FED amended the capital plan rule to limit use of "qualitative objection" in the Comprehensive Capital Analysis and Review (CCAR) exercise, effective for the 2019 cycle. The changes to the capital plan rule become effective immediately. FED also released instructions for the CCAR exercise for the 2019 cycle. FED published the list of 18 firms that will be subject to the CCAR exercise this year, with five of those firms being subject to a possible qualitative objection.
The amendment to the capital plan rule limits the scope of potential objections to a firm’s capital plan on the basis of qualitative deficiencies in the firm’s capital planning process (qualitative objection). FED will no longer issue a qualitative objection under the capital plan rule to a firm if the firm has been subject to a potential qualitative objection for four consecutive years and the firm does not receive a qualitative objection in the fourth year of that period. In addition, except for certain firms that have received a qualitative objection in the (immediate) prior year, FED will no longer issue a qualitative objection to any firm effective January 01, 2021. While the qualitative objection will no longer apply to certain firms, all firms will continue to be subject to a rigorous evaluation of their capital planning processes as part of CCAR. Firms with weak practices may be subject to a deficient supervisory rating, and potentially an enforcement action, for failing to meet supervisory expectations. In addition, all firms remain subject to a potential objection on quantitative grounds.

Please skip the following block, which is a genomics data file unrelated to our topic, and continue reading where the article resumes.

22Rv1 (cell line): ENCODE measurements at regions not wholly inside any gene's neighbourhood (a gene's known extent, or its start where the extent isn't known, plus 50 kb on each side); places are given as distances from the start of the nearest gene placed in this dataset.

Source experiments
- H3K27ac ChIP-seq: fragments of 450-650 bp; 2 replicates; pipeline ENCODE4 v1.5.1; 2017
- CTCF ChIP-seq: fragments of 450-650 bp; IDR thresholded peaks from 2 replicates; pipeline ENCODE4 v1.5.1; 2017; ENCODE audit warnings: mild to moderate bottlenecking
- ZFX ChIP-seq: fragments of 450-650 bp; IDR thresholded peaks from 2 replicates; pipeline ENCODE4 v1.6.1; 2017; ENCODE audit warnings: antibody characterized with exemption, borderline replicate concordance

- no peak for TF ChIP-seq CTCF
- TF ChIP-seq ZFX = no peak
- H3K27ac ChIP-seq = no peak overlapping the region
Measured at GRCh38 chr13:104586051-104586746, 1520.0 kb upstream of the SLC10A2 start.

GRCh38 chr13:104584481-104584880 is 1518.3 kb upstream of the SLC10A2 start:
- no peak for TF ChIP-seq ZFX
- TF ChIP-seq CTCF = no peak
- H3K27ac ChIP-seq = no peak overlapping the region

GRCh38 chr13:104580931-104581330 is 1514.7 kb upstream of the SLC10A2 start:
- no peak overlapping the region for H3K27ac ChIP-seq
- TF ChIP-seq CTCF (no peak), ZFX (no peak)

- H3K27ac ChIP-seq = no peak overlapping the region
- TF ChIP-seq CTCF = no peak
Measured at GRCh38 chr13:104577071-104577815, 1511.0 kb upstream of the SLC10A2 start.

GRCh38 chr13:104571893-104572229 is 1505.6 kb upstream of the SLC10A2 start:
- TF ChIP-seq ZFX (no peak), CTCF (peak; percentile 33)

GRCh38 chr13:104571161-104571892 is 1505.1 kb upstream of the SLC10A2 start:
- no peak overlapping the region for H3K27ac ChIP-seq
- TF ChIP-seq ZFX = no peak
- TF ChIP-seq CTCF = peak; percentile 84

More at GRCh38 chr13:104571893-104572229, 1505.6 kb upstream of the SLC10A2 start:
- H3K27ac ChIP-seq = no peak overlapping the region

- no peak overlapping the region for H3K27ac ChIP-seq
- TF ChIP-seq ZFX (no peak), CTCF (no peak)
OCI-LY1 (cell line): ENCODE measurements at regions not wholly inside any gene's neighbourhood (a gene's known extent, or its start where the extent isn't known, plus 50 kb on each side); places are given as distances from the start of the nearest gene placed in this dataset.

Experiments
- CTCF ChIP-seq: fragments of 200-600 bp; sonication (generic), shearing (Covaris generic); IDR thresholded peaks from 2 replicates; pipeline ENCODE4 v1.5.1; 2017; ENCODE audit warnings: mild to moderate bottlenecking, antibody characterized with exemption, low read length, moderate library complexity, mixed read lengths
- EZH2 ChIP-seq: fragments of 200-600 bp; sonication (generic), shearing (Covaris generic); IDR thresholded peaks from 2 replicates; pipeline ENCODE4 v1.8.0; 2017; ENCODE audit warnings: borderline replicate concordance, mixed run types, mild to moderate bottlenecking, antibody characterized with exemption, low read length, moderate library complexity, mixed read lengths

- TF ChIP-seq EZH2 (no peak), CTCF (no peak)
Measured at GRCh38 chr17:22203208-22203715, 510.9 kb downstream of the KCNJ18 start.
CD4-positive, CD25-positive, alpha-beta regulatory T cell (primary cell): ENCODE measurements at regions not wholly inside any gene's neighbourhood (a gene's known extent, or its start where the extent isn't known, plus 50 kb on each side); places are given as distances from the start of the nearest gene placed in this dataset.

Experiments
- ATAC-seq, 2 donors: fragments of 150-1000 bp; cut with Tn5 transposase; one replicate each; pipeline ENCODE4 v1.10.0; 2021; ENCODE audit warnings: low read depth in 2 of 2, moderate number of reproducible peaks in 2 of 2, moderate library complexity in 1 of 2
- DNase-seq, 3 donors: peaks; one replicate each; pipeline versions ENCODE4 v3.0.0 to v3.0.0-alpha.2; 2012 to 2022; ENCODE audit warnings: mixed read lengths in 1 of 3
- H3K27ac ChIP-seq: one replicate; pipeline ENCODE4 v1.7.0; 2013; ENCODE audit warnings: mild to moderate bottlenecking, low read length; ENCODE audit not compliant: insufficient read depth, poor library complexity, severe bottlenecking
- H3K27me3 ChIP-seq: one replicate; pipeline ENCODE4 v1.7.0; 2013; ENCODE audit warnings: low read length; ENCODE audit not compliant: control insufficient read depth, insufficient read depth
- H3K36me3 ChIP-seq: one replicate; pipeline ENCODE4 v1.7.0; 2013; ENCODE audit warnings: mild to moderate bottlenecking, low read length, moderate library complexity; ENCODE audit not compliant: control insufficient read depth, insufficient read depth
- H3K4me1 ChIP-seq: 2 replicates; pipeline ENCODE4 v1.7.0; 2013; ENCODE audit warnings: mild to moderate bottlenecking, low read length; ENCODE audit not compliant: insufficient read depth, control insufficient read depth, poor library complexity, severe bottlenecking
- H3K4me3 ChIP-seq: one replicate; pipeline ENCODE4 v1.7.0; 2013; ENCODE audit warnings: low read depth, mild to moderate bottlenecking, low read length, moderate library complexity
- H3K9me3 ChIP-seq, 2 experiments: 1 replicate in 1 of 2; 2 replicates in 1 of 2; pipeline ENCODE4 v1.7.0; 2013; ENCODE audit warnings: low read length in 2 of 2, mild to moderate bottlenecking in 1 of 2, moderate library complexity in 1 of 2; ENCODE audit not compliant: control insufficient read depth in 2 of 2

Effective Date: March 06, 2019
Keywords: Americas, US, Banking, Stress Testing, CCAR, Capital Plan Rule, Instructions, FED
Previous ArticleFED Decides Not to Impose Countercyclical Capital Buffer
HKMA is consulting on revisions to the Supervisory Policy Manual module CR-G-14 on margin and other risk mitigation standards for non-centrally cleared over-the-counter (OTC) derivatives transactions.
PRA provided further information on the application of regulatory capital and IFRS 9 requirements to payment holidays granted or extended to address the challenges arising from COVID-19 outbreak.
HKMA announced the publication of a report on fintech adoption and innovation in the banking industry in Hong Kong.
BIS published a working paper that examines the drivers of cyber risk, especially in context of the cloud services.
ECB launched consultation on a guide specifying how the Banking Supervision expects banks to consider climate-related and environmental risks in their governance and risk management frameworks and when formulating and implementing their business strategy.
ECB published an opinion (CON/2020/16) on amendments to the prudential framework in EU in response to the COVID-19 pandemic.
EBA published a report that examines the interlinkages between recovery and resolution planning under the Bank Recovery and Resolution Directive (BRRD).
SRB published the final Minimum Requirements for Own Funds and Eligible Liabilities (MREL) policy under the Banking Package.
US Agencies (FDIC, FED, and OCC) published a final rule that makes technical changes to the March 31, 2020 interim final rule that provides a five-year transition period for the impact of the current expected credit loss (CECL) methodology on regulatory capital.
ECB published results of the March 2020 survey on credit terms and conditions in euro-denominated securities financing and over-the-counter (OTC) derivatives markets.